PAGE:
Beauty and the gains

By Vivian Chow

    Using Japanese cosmetics has become a part of popular culture.
     Its popularity is attested to by the ever-increasing numbers of cosmetic shops in Mong Kok and Causeway Bay.
     Due to the blossoming of the number of shops, the returns in the cosmetics business can be enormous.

        Fiona Lau
      A typical Japanese cosmetics shop in Hong Kong.
     Mr. Chan Ka Sing, an owner of two cosmetics stores, said that his shops are making 200 percent to 300 percent profit every month.
     Since the return is so enormous, the shop owners are willing to invest a lot in their businesses. Most spend about $100,000 on setting up the business, but some even spend up to $500,000.
     Meanwhile, customers spend a handsome amount of money on purchasing Japanese cosmetics.
     Interviewees for this article said they spend from $100 to $2,000 a month on cosmetics, depending on their income.
     One secondary school student who receives pocket money from her parents said she spends about $500 per month on cosmetics. A sales manager who earns $20,000 a month said she spends $1,000 to $2,000 each month.
     Using Japanese cosmetics is not restricted to young people. According to Mrs. To Tam Yuk Ping, who owns a Japanese cosmetics store in Mong Kok, customers are aged from 13 to 35. “Different people have different needs,” she said.
     Also, the popularity of Japanese cosmetics is not confined to females: The market for male customers is also expanding.
     “There are more and more young men buying facial cleansing and acne curing products,” said a shopkeeper in Mong Kok.
     A male travel agent said he spends around $200 to $300 per month on Japanese cosmetics, visiting the stores at least twice per month.
     “I usually buy facial cleansing products. My girlfriend chooses them for me most of the time,” he said.
     He thinks that Japanese cosmetics are most effective in facial cleansing. He keeps using them because he feels better.
     Japanese cosmetic products are more popular than European ones among Hong Kong people.
     The basic reason is that Japanese cosmetics have lower prices.
     However, the quality seems to be the biggest concern for cosmetics buyers.
     One person who has been using Japanese cosmetics for years said that it suits the skin types of Asian people.
     “The colours of the cosmetics are more suitable for Asians. They are softer and more neutral,” she said.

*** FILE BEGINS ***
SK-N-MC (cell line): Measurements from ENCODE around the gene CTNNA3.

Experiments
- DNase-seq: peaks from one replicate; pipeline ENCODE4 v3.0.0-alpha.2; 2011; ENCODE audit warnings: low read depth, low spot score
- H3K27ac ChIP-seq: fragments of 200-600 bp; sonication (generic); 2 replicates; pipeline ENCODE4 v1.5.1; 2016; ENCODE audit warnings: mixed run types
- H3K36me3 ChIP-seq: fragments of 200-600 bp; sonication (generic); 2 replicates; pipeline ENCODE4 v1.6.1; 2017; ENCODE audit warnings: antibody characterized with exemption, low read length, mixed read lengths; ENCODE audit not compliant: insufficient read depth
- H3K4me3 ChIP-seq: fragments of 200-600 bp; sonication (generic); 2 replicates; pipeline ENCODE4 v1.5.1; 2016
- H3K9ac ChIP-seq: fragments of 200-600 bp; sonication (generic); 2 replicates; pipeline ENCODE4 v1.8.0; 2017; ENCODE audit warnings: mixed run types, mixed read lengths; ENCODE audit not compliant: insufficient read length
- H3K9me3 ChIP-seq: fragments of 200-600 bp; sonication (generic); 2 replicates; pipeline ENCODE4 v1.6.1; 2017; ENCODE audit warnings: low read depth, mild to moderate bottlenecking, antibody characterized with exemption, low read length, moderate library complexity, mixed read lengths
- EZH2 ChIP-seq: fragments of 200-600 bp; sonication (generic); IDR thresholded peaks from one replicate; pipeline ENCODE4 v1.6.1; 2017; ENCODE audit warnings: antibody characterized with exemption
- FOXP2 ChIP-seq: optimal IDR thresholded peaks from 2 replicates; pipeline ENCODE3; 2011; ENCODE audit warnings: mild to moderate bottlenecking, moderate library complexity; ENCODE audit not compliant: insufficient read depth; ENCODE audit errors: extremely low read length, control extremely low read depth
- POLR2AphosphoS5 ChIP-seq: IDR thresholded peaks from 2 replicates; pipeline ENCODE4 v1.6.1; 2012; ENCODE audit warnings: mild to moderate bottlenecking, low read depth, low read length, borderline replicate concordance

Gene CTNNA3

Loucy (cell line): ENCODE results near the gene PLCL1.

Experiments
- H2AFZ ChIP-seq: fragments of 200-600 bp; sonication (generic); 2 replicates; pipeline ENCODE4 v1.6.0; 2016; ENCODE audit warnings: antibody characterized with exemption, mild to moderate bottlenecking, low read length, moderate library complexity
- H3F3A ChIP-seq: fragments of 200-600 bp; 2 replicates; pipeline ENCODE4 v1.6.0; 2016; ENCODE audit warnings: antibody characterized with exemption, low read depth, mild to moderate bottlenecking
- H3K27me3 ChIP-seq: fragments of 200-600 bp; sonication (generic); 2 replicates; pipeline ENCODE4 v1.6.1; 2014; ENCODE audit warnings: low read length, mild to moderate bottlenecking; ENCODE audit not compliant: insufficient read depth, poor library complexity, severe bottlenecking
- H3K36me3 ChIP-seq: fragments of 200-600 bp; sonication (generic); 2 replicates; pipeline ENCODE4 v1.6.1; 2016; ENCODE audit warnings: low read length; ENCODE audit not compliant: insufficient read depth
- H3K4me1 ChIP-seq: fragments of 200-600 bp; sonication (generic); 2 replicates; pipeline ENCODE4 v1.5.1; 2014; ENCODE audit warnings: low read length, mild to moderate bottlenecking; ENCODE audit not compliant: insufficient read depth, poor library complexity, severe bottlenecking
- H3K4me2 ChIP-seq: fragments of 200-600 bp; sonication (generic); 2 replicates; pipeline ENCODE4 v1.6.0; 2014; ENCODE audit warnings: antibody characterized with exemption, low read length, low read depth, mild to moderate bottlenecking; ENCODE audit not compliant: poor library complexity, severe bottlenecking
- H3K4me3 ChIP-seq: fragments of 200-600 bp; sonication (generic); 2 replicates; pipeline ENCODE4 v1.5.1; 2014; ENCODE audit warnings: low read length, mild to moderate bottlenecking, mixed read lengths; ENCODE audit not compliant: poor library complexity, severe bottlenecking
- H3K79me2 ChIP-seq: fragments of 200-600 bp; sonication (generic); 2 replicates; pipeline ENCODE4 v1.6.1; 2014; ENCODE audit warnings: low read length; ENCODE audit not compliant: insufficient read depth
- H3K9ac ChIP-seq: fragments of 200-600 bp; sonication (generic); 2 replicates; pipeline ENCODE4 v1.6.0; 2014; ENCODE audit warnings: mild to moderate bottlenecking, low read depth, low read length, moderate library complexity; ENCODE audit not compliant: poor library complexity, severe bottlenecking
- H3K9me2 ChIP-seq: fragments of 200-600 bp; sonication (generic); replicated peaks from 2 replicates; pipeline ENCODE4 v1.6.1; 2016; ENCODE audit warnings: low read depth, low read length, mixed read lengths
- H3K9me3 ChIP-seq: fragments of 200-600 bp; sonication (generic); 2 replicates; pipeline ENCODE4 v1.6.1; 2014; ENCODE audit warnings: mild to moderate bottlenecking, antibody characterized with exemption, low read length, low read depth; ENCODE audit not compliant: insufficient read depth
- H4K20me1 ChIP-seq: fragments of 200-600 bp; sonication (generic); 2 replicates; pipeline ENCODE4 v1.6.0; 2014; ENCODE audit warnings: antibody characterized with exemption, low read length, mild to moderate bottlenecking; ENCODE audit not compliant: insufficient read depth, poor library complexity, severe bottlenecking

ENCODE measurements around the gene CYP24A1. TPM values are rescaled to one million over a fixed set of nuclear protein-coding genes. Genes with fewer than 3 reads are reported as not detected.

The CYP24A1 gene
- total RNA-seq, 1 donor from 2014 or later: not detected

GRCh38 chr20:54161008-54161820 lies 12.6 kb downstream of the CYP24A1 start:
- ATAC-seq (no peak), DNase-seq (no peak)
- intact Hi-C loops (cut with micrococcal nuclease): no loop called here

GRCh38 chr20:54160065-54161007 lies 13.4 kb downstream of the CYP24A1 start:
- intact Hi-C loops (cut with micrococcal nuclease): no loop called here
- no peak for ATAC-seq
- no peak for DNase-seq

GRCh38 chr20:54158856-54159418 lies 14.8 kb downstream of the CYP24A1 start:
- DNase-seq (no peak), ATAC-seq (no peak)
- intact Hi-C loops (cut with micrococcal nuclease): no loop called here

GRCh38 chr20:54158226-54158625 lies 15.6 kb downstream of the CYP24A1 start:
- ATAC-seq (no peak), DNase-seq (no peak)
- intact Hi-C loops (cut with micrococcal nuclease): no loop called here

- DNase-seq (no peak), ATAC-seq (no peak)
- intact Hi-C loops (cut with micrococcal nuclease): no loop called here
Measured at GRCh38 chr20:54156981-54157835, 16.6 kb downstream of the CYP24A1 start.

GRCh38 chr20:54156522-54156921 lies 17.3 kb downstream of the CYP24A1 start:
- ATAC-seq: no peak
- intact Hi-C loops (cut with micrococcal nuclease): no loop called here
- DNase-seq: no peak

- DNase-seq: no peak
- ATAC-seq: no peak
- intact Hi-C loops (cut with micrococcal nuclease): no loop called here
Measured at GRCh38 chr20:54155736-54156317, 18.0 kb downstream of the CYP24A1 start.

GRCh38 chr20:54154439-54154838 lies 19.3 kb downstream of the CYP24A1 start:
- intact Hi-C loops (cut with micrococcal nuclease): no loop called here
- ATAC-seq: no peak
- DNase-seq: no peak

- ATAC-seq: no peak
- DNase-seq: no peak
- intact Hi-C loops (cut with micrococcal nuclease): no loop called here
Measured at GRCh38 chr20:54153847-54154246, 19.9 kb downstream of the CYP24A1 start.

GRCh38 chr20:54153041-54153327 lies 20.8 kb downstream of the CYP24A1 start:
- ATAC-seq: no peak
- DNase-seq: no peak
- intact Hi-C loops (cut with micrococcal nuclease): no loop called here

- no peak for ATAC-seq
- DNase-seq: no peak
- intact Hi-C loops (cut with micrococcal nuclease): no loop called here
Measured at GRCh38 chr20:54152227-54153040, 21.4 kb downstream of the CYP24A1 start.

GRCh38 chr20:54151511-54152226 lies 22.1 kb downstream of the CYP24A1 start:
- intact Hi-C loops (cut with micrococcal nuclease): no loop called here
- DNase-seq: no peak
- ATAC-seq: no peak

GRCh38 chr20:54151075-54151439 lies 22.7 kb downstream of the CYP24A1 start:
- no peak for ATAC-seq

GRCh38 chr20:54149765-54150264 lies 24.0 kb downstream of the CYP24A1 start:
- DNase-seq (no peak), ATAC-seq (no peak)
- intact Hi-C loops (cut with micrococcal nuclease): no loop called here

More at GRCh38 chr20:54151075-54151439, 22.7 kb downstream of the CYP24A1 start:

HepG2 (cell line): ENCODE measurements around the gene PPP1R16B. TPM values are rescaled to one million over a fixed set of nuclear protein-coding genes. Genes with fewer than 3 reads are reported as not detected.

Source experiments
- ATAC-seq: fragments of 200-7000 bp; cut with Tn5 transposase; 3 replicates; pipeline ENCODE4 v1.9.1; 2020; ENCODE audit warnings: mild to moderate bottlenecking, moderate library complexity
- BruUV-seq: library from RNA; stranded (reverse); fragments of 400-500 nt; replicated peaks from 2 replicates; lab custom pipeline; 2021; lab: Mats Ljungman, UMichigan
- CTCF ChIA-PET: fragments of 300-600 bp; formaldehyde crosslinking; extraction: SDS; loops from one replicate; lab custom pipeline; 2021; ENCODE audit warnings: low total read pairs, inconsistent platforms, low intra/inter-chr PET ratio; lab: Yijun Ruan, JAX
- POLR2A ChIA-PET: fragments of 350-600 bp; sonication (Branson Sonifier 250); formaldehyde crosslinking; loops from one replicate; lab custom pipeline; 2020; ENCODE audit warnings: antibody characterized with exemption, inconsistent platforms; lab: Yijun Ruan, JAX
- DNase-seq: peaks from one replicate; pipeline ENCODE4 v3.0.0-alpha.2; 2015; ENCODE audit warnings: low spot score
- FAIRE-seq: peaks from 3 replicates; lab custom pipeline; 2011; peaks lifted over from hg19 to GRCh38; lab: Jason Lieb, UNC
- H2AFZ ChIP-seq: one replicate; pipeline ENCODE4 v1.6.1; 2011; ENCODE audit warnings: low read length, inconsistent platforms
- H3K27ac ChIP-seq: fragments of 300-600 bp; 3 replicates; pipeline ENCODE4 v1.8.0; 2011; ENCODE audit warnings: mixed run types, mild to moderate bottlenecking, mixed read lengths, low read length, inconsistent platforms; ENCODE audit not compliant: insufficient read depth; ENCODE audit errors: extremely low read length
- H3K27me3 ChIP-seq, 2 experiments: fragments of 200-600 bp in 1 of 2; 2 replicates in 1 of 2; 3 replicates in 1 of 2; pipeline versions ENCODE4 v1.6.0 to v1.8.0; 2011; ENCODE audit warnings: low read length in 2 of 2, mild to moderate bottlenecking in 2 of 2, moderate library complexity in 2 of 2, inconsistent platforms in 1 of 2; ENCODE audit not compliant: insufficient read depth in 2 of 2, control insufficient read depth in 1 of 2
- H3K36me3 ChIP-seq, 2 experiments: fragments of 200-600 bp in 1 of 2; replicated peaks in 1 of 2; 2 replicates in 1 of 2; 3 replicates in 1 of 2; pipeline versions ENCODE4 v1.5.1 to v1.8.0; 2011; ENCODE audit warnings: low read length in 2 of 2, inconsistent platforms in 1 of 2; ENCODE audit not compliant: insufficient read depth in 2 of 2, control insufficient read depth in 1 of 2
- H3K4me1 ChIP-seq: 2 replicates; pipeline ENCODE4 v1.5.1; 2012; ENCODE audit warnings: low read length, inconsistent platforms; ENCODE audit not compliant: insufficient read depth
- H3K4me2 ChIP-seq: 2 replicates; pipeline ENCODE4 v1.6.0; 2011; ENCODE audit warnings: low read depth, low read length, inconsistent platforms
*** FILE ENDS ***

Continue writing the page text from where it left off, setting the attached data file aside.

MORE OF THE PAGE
Shopkeeper Sham Hoi Yan said that European cosmetics are suitable only for people living under dry conditions. The humid weather in Asia makes Japanese cosmetics more appropriate.
     However, one customer said that she uses both Japanese and European cosmetics because she thinks they are more or less the same.
     “Neither of them are particularly effective,” she said.
     Due to the frequent promotions, using Japanese cosmetics has lately become more fashionable.
     Another customer said she chose Japanese cosmetics because the colours are trendy and attractive.
     Advertisements have also played an important role in making them popular.
     With local pop stars Michelle Reis and Kelly Chen feature in their advertisements, the sales of the Shiseido cosmetic product line has experienced a sharp increase, according to Mr. Man Chan, another shop owner.
     “Also, more people are starting to try the new brand IPSA because they know that pop singer Sammi Cheng is a user of that brand,” said Mr. Chan.
     However, advertisements and fancy packaging have little impact on male customers.
     A firefighter said he does not care about buying cosmetics from one particular product line.
     “After all, there are not many choices for male customers,” he said.
     Although the business generates a great deal of profit, shop owners are very pessimistic about the future of the business.
     “The competition is getting more intense. It will be very difficult to go on with the business,” said Mrs. To of Mong Kok.
     “Though I own five shops, some of them are no longer selling cosmetics but clothing instead.”
     Mr. Chan said the product mix was “to keep the revenue steady.”
     Another shop owner said that the popularity of these businesses will soon fade.
     “Many people run these businesses just for fun. They have lots of money to lose.”

 Magic is not just a trick

November 1997

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